A Republican super PAC with ties to Senate Minority Leader Mitch McConnell (R-Ky.) confirmed on Tuesday that it is slashing spending in the Arizona Senate race, eliminating a more than $9 million ad campaign.
Jack Pandol, a spokesperson for the Senate Leadership Fund (SLF), confirmed to The Hill that $9.6 million in ad buys are being slashed between Oct. 4 through Election Day, and that the majority of that ad reservation — more than $7.5 million — had already been made up by a slew of outside groups.
Axios was the first to report the news.
Among the groups that have pledged money toward the race include Sentinel Action, Saving Arizona, Our American Century, the Senate Republicans’ campaign arm, Club for Growth and Restoration PAC, according to Pandol. He noted that a nonprofit with ties to SLF, One Nation, had already funneled $5.2 million into the race this summer.
Steven Law, the president of the super PAC, said in a statement that the move would allow them to “maximize” their investments and pursue opportunities elsewhere.
“We’re glad to see Republican outside forces showing up in a big way in Arizona, with millions in new spending pledged to take down Mark Kelly in the final stretch. This allows us to pursue offensive opportunities, maximize our investment in existing commitments, and concentrate our efforts to win the Senate majority,” he said.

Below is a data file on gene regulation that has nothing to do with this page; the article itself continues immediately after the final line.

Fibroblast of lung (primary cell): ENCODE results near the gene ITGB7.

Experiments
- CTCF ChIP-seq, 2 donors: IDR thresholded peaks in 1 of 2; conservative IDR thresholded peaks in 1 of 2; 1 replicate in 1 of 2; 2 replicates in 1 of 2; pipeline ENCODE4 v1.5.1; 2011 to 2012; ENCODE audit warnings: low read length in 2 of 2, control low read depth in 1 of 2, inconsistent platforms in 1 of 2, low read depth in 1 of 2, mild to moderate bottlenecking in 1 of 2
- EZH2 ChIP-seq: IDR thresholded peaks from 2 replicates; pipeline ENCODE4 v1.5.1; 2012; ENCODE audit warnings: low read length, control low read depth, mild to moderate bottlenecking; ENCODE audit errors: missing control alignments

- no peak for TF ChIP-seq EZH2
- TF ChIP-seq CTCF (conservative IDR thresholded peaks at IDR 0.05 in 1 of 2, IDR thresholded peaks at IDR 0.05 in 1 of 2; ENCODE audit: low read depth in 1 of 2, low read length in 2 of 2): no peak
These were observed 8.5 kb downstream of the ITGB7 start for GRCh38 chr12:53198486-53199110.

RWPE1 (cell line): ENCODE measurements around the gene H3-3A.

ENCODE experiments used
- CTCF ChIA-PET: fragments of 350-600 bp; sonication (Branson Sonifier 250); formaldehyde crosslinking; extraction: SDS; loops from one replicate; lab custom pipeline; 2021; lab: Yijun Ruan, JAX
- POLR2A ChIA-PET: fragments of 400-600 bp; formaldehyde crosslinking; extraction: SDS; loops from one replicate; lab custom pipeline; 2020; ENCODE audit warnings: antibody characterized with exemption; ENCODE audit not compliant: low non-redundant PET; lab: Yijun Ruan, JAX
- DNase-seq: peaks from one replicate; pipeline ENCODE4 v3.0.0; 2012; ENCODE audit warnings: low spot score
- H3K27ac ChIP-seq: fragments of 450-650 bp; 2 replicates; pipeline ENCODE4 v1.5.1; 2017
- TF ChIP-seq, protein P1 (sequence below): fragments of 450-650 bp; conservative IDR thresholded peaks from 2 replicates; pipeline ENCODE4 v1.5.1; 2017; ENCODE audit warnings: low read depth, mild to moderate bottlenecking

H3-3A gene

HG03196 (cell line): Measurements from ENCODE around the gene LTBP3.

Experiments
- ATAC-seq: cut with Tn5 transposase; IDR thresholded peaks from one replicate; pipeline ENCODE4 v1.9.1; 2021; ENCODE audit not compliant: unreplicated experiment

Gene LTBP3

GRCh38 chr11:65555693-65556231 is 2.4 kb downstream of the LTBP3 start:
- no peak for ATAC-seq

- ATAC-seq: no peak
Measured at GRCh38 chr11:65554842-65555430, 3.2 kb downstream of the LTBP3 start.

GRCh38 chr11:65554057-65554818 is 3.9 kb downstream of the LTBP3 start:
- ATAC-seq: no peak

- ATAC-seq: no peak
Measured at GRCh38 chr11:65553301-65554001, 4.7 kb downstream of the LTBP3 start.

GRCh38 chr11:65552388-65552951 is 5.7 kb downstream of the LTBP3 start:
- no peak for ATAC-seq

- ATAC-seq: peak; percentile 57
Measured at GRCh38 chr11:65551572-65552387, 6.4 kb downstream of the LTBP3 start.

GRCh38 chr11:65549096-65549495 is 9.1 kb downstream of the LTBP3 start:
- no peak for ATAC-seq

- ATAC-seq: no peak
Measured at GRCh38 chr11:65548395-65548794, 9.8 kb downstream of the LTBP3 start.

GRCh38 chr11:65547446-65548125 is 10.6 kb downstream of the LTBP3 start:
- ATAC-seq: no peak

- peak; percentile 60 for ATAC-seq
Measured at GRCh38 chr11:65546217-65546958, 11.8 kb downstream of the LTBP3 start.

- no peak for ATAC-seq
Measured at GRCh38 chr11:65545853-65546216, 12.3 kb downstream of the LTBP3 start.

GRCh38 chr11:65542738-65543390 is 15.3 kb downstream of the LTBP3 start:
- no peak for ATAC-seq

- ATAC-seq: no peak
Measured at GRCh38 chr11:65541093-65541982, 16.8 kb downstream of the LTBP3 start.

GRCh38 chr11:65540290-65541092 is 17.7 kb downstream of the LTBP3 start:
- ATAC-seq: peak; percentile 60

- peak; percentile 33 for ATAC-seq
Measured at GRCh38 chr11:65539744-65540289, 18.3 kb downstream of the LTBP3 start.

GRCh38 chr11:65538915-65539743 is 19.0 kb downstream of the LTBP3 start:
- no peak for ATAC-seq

“We remain optimistic that the issue environment is in our favor, we have multiple pathways to obtain the majority, and we are spending heavily and strategically to achieve that goal.”
But McConnell is still involved in the race, according to The Washington Post, which reported that he would be participating in a fundraiser with Arizona Senate candidate Blake Masters (R).
Pandol noted that the super PAC would be spending $3.76 million in Georgia, $2.1 million in Nevada and $2.4 million in New Hampshire this week and had already launched ads in all three days. A move that suggests SLF is focusing its efforts on several other competitive Senate races.
The Arizona Senate race, however, is still critical for determining which political party controls the Senate next year, and the race has been rated as a “toss up” by the nonpartisan Cook Political Report.